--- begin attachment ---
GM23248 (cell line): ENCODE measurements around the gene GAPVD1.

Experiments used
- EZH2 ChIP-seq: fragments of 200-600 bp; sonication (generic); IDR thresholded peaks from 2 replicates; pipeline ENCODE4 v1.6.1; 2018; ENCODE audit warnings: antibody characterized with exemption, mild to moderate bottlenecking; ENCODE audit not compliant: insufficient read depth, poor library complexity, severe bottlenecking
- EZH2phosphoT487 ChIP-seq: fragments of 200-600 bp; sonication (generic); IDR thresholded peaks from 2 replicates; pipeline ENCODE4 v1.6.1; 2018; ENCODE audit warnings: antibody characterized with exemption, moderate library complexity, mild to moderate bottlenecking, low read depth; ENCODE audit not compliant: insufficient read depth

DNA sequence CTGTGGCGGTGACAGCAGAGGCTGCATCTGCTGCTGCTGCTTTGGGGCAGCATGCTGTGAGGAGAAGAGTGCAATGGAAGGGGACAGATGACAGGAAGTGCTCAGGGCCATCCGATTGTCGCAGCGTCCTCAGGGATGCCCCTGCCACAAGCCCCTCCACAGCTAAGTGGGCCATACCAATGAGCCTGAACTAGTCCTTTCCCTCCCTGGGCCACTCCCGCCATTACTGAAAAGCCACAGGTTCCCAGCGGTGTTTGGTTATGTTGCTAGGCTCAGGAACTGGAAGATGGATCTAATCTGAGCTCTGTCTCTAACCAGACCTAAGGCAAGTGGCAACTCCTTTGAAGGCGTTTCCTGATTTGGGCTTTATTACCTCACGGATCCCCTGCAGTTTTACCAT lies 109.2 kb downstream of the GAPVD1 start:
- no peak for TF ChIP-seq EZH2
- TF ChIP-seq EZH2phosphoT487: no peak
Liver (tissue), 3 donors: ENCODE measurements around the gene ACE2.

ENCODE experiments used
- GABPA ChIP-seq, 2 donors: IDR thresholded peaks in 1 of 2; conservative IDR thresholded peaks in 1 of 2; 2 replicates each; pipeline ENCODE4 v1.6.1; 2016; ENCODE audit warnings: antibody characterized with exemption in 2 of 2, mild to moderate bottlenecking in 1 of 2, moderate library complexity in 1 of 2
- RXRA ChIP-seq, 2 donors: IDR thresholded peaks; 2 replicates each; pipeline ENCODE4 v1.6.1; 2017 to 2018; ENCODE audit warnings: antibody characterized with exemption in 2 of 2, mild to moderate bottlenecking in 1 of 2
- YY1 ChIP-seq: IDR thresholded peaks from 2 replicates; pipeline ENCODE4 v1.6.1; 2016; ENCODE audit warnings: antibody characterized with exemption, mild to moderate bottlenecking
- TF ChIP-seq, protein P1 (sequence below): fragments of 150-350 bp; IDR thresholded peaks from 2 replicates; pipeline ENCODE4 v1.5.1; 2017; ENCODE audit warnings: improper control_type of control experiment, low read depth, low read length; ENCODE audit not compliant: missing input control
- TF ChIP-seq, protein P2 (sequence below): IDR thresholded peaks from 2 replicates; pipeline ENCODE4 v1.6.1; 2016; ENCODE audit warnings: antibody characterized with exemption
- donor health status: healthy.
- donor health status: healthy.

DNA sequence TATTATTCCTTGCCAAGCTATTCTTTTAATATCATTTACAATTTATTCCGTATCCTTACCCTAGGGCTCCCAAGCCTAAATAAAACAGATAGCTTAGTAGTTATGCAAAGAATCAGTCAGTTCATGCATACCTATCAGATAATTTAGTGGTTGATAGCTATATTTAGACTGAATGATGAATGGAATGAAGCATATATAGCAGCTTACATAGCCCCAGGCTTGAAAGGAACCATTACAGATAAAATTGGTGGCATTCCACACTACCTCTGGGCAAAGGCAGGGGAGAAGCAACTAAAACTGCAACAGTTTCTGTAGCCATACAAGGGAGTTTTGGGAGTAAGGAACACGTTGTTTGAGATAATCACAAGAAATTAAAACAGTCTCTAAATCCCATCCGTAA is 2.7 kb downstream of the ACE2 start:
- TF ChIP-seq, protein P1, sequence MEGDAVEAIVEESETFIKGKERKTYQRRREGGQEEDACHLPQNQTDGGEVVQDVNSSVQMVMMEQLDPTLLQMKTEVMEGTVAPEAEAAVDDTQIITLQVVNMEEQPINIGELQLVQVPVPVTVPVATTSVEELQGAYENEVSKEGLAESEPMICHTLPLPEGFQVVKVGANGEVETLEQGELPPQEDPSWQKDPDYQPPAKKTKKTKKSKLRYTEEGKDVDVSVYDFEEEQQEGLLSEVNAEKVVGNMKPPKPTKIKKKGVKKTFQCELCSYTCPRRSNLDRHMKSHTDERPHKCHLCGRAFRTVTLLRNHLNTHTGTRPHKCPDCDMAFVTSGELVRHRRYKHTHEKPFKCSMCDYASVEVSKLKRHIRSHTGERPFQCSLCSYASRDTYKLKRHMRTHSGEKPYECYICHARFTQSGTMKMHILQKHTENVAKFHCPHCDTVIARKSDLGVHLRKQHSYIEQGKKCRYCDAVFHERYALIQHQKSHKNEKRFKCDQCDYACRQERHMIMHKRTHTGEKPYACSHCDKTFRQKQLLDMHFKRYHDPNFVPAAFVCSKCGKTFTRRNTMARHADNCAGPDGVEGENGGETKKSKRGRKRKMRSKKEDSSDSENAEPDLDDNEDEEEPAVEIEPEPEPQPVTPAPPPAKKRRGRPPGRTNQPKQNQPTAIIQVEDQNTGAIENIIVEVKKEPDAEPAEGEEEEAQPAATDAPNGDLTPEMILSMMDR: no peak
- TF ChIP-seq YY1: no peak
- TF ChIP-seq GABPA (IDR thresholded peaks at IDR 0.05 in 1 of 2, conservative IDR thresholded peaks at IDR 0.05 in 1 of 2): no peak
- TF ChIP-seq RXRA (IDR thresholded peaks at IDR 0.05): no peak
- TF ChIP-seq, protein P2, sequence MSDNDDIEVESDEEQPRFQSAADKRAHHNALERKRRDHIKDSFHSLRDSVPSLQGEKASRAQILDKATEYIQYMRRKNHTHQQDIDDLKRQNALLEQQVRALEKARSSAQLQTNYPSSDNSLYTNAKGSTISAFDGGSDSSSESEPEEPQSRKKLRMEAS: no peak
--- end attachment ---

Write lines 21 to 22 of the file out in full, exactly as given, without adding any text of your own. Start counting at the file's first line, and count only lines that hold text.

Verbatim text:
- TF ChIP-seq RXRA (IDR thresholded peaks at IDR 0.05): no peak
- TF ChIP-seq, protein P2, sequence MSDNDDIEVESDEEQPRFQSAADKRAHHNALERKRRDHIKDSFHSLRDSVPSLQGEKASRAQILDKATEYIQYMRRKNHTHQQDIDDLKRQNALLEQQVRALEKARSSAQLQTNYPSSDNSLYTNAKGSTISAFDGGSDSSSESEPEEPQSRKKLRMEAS: no peak